AMD Radeon HD 4800 cards support 100% ray-traced pipeline

Posted on Friday, Jun 27 2008 @ 23:02 CEST by Thomas De Maesschalck
TG Daily learned AMD's graphics card support a 100% real-time ray-traced pipeline since the arrival of the ATI R600 (2900 XT):
JulesWorld will be releasing OTOY and LightScape, two distinctive technologies that could shape the future of movie and games production. The company developed a ray-tracer that uses elements of the DirectX 9 API as well as its own high-level code that uses Tessellation and anti-aliasing algorithms. Urbach told us that ray-tracing in real time became a reality with the Radeon 2900XT – which was used for a series of trailers for last summer's hit-move Transformers.

All those Transformers teaser trailers were rendered on a GPU and - more importantly - directed in real-time. The producer of these trailers had complete freedom to play around with a "virtual lens" and direct the trailer in his own way. The Radeon 3800 series brought some improvements and Urbach promises new demonstrations for this year’s Siggraph conference, including a complete Ruby demo (see a previous video here.)

In terms of performance, the Radeon 2900XT 1GB rendered Transformers scenes in 20-30 frames per second, in 720p resolution and no Anti-Aliasing. With the Radeon 3870, the test scene jumped to 60 fps, with a drop to 20 fps when the proprietary Anti-Aliasing algorithm was applied. Urbach mentioned that the Radeon 4870 hits the same 60 fps – and stays at that level with Anti-Aliasing (a ray-tracer is not expecting more than 60 fps.) JulesWorld’s technology also works on Nvidia GeForce 8800 cards and above, but the lack of a tessellation unit causes a bit more work on the ray-tracer side.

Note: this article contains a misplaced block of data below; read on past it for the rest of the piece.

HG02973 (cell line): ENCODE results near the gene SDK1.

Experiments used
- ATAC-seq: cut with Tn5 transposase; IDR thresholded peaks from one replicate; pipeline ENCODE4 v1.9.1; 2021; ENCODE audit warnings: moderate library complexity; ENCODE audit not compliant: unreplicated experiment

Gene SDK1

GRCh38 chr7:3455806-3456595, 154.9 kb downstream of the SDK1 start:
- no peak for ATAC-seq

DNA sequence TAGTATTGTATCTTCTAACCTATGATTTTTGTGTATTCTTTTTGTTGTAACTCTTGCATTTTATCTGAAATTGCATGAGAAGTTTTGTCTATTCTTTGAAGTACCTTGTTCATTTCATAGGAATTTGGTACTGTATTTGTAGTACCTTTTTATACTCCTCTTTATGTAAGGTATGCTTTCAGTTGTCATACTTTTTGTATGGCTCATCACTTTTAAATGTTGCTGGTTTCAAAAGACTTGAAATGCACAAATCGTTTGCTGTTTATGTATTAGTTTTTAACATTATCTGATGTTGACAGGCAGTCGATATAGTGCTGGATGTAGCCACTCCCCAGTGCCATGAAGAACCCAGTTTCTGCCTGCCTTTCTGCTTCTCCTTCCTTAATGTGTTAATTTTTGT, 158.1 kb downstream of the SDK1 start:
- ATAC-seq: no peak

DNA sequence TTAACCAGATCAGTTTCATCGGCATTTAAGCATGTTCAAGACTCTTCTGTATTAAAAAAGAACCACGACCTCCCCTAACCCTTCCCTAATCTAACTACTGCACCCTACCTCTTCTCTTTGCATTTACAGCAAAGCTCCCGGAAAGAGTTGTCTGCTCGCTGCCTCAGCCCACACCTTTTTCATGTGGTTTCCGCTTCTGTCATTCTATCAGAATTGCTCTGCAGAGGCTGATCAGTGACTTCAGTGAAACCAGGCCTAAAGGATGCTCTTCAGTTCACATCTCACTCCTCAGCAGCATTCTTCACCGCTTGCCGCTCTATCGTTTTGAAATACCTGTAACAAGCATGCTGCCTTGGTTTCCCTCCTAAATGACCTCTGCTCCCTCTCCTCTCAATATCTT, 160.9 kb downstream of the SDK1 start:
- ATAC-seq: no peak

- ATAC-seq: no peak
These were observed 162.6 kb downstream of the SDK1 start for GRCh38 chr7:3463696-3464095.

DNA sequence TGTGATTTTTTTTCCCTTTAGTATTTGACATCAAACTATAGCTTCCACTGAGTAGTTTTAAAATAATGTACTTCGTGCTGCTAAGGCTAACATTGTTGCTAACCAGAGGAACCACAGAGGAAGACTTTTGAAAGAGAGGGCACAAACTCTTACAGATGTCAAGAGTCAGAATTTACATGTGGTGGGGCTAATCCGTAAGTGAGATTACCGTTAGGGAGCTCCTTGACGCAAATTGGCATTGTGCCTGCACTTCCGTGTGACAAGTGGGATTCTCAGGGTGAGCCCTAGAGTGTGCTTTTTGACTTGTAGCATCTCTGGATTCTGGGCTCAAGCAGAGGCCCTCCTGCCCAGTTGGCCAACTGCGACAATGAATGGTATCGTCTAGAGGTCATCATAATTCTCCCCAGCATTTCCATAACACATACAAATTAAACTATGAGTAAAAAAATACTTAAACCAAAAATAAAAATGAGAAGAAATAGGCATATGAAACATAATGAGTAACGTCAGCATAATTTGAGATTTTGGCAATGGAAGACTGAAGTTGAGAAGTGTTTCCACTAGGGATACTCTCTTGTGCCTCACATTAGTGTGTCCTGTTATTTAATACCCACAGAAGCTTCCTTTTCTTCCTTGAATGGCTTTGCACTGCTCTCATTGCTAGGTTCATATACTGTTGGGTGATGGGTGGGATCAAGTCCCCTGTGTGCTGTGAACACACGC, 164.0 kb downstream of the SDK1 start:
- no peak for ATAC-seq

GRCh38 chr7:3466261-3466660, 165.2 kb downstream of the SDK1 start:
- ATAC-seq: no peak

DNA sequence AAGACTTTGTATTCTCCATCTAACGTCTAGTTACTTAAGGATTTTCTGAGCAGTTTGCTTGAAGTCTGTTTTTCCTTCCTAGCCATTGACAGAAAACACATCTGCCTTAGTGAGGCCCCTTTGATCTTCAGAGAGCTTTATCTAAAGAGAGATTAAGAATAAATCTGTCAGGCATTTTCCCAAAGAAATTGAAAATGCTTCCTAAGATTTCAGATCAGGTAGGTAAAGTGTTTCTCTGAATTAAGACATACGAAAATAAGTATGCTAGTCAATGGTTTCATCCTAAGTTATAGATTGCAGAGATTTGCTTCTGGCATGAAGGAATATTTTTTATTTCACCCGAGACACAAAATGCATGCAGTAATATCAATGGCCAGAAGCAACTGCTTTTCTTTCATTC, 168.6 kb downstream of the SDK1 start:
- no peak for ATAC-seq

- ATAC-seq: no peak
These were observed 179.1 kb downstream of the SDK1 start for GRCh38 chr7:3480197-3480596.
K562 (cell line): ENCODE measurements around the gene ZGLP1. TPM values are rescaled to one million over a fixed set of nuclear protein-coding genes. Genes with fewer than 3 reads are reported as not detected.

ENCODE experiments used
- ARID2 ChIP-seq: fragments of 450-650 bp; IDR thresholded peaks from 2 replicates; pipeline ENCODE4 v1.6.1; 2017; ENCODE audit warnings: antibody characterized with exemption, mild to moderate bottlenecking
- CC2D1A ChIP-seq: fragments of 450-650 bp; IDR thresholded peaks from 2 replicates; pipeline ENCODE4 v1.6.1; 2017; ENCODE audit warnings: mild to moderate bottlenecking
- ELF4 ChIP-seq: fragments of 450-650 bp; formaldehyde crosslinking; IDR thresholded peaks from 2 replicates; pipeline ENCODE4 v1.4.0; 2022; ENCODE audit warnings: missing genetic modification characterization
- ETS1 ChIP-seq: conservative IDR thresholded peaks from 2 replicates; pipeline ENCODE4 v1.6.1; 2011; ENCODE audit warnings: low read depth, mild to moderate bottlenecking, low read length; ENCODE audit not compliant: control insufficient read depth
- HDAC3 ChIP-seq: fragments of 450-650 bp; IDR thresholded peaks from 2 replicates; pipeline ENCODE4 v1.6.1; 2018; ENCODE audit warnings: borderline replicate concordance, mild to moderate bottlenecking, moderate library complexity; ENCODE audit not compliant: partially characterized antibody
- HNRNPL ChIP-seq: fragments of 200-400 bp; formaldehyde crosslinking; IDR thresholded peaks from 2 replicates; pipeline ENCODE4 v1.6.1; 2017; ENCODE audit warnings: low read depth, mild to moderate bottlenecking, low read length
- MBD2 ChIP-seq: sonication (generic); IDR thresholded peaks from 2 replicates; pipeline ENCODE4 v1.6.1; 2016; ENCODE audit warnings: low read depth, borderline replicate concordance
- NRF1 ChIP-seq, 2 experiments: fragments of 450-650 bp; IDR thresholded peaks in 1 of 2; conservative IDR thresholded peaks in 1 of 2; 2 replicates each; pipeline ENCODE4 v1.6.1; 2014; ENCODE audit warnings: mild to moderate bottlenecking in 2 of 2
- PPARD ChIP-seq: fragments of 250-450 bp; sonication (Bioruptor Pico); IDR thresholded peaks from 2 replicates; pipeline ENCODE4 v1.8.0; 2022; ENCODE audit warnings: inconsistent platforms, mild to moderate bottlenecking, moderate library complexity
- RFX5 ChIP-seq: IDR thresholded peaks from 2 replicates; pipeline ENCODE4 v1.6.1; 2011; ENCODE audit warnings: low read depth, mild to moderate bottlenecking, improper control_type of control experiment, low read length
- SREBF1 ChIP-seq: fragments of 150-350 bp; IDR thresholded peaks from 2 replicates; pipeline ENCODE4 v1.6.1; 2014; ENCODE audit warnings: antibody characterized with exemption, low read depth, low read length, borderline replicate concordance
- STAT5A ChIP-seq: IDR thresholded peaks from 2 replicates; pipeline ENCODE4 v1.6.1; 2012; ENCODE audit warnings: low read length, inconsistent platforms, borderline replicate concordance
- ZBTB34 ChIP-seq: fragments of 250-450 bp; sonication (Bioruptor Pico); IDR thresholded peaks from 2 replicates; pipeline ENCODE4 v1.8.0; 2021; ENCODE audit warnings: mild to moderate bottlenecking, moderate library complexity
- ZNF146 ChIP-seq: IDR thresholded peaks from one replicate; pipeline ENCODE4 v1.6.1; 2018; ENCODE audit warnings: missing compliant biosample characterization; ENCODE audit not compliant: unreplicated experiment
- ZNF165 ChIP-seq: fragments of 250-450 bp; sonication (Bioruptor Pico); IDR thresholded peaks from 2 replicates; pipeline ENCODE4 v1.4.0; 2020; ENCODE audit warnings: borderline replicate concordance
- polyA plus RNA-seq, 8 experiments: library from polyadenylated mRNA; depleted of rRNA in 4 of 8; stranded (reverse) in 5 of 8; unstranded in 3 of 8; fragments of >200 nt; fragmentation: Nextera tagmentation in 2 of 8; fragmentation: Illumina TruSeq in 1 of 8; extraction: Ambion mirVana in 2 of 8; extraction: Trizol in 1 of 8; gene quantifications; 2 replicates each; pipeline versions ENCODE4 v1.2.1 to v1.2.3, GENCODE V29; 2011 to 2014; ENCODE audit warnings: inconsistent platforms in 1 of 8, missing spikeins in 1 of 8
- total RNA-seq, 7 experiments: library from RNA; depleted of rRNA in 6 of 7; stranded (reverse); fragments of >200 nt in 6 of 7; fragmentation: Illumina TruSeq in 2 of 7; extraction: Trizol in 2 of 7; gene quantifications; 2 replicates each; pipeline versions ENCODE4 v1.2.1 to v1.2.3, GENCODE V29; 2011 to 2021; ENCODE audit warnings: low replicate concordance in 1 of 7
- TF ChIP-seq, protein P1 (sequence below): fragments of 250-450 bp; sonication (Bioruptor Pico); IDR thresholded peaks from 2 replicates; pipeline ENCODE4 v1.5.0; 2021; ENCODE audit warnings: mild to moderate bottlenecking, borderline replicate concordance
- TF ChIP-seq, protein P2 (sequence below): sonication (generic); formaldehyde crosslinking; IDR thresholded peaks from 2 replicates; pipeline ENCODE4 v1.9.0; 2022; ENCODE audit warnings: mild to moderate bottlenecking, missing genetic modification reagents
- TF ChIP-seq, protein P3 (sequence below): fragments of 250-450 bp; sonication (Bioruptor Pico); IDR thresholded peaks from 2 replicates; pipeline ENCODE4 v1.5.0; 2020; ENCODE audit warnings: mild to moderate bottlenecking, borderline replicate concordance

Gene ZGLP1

In future, Urbach expects to see 1080p, 4K and higher resolutions being rendered in real time.
JulesWorld claims photo-realistic scenes could be achieved by the end of the year:
So, what about photo-realism of these scenes? Unlike the general “3-5 years” answer you are hearing in the industry right now, he believes that this goal could be achieved by the end of the year. A ray-tracer is limited by the amount of local memory on your video card, so if you are able to get a Radeon 4850 or 4870 with 1 GB or even more of on-board memory, you have very capable hardware. JulesWorld’s LightStage technology can take wireframes consisting of an insane 32 million vectors to enable real world characters and their expressions. That means: Extra memory on your graphics card doesn’t hurt.
More info and some photos at TG Daily.

About the Author

Thomas De Maesschalck

Thomas has been messing with computer since early childhood and firmly believes the Internet is the best thing since sliced bread. Enjoys playing with new tech, is fascinated by science, and passionate about financial markets. When not behind a computer, he can be found with running shoes on or lifting heavy weights in the weight room.

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